The federal government’s recent partial shutdown, which set a record for the longest in U.S. history, ended after 35 days. Regrettably, there was no permanent solution, as the agreed-on funding was only for three additional weeks. If no permanent agreement is reached by then, the standoff will once again resume, a continuing black eye for America with numerous disastrous consequences, some known and many still unknown.
The efforts to reach an accommodation between an unpredictable president and a highly determined speaker of the House, was a classic example of how not to reach an agreement: name-calling, public posturing and high-profile meetings without ground rules.
If they really want to break up this logjam, it’s time for the president and congressional leaders to try a new approach, one in which a mediated solution is explored. There is virtually nothing to lose by this approach and everything to gain.
What’s needed for the mediated approach?
First, the president and congressional leaders should call on a credible third party to serve as an intermediary and provide critical assistance in the discussions and negotiations. An intermediary is essential. Finding the right mediator is a difficult assignment, but it can be done. Candidates could be retired legislators, jurists or even presidents. To avoid any hint of partisanship, a co-mediation can be attempted by a Republican and a Democrat. Nor does the mediator have to be a former government leader. Just one possibility is Kenneth Feinberg, who has successfully mediated major matters ranging from the World Trade Center claims to oil spills and college shootings.
Using a mediator would not in any way be a sign of weakness for the disputants. On the contrary, it would demonstrate an unwavering commitment to reaching a solution.
Second, the parties must identify and work toward their real interests instead of their publicly stated positions. We all know that so far the president and the speaker are inflexible on the question of funding or not funding a physical wall, at a stated price of nearly $6 billion. But the professed interests of the disputants are (or at least they state they are) achieving better border security and adopting a rational and workable immigration policy—common goals.
Third, all the critical decision makers must participate in the conversation. So far, it has been President Trump and Speaker of the House Pelosi, with the vice president, Senate Minority Leader Chuck Schumer and a few others looking on. If a legislative solution is to be reached, all critical legislative stakeholders must participate in the discussion with the president.
The mediator can assist in many ways.
• Initially, and most importantly, in helping the parties to acknowledge their true interests outlined above.
• Developing options. During the course of the debate, as inflammatory as it has been, a number of midway positions have been advanced. Some of these include achieving interests supported by both parties using technology rather than physical barriers and employing a much more scaled-down and less costly physical barrier.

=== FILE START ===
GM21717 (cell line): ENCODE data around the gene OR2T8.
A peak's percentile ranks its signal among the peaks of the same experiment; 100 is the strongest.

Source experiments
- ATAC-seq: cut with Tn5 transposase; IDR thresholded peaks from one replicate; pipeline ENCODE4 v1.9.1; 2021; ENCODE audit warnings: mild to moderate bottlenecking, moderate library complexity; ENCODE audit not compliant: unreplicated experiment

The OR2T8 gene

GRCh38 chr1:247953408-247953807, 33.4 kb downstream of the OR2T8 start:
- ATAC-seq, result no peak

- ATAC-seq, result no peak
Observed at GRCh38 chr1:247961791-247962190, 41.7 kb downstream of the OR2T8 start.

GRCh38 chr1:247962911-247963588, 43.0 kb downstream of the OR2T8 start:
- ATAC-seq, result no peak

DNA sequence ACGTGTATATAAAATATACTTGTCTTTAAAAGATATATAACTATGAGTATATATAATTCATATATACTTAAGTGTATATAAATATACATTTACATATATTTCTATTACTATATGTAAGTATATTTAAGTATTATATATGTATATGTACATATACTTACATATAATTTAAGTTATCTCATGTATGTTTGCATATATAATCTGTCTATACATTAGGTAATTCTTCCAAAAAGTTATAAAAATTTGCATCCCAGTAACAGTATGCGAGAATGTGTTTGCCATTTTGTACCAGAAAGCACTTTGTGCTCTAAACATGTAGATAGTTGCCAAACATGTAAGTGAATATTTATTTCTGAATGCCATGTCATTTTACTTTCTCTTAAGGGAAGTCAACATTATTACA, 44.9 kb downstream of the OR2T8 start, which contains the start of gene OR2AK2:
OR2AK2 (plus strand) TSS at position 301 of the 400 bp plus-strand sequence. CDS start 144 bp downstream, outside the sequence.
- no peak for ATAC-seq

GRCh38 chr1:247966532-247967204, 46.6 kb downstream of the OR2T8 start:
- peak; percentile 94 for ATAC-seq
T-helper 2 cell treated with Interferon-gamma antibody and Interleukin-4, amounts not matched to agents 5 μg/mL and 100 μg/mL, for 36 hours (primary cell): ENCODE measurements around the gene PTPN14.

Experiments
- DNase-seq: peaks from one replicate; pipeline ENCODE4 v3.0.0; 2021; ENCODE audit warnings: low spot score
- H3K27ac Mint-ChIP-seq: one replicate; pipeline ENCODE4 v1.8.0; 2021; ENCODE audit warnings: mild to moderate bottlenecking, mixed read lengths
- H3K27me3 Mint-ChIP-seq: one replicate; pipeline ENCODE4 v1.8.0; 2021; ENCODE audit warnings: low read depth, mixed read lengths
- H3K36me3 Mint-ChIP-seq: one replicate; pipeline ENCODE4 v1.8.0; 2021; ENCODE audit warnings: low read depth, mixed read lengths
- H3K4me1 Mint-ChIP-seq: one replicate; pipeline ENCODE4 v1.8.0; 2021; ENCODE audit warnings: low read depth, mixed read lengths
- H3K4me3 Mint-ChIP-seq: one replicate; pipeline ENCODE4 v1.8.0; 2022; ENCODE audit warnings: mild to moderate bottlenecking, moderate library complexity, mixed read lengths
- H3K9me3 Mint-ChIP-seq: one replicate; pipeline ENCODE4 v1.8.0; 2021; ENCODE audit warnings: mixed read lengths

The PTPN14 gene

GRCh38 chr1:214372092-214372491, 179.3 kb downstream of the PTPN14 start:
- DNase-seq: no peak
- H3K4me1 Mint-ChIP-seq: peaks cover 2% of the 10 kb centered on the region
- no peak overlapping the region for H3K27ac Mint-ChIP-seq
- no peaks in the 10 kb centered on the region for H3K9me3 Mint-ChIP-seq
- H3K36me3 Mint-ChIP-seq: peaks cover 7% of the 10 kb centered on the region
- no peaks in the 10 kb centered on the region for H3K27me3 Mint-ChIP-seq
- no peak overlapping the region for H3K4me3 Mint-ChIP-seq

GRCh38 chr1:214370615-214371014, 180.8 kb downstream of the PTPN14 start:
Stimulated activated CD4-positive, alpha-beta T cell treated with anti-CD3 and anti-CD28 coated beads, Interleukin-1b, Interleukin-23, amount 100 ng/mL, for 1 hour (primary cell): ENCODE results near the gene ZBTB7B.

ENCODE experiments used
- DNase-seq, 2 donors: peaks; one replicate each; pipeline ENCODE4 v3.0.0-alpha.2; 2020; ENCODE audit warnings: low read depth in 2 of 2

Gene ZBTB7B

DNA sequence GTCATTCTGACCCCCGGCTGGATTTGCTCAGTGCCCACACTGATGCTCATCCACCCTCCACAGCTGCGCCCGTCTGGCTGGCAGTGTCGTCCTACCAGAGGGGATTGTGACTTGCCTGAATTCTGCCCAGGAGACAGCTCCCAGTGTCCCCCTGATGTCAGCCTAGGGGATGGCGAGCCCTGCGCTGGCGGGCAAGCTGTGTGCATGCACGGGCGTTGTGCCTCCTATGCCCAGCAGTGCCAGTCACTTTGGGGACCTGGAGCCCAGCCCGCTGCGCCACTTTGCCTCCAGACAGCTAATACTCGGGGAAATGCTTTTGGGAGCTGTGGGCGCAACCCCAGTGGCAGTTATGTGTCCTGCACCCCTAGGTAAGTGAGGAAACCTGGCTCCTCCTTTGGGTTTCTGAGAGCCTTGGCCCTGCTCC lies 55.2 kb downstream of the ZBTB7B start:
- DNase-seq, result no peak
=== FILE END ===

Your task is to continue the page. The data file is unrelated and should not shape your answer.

• With respect to option building, the mediator can take the pressure off the parties by suggesting a number of other possible solutions rather than have them come from the parties themselves. Professional mediators often refer to “reactive devaluation.” Greatly oversimplified this means that if an idea is advanced by one side, the other will have a tendency to want to reject it: “If you propose it, then I automatically don’t like it.” A proposal coming from the mediator, after input from both sides, is much less likely to be rejected in knee-jerk fashion.
• Toning down the rhetoric. It’s hard to agree with someone who keeps insulting you. While a mediator may not be able to keep tweets from flying during a mediation, a modicum of civility can certainly be introduced to the conversation. Sitting between Trump and Pelosi could be hazardous, but a skilled and experienced mediator can keep discussions productive, even in the midst of strong egos, volatile personalities and erratic behavior.
• Reality testing. The mediator, in both joint and private meetings with the parties, can explore the efficacy of what the parties propose to do: “Will that really achieve what you are seeking?” The mediator can channel parties away from courses of action which are likely to continue the dispute and introduce even more uncertainty, and probably litigation, such as seeking out a unilateral solution through an executive order or declaring an emergency.
• Another benefit to using a mediator would be to resolve the matter without either party appearing to be a loser or having caved in. The mediator can guide the parties toward a resolution without either side losing face. While it may seem unlikely at this point, if a mediation is done well, both sides can emerge looking like statesmen.
In resolving a high-stakes situation such as the government shutdown and fixation on a single wall or no wall issue, parties can lose sight of the fact that the process used in seeking a resolution is extremely important and can often determine whether impasse can be broken. Clearly, the current process of meeting before television cameras, lobbing insults and rejecting the same proposal over and over again has not been productive, but instead dysfunctional.
It is way past time to try a mediated approach with a credible trusted third party exploring new options, accommodating the true interests of the parties and the country.
Harry N. Mazadoorian is a commercial arbitrator, mediator and member of the American Arbitration Association’s Master Mediator Panel. He is the distinguished senior fellow in the Center for Dispute Resolution at Quinnipiac University School of Law.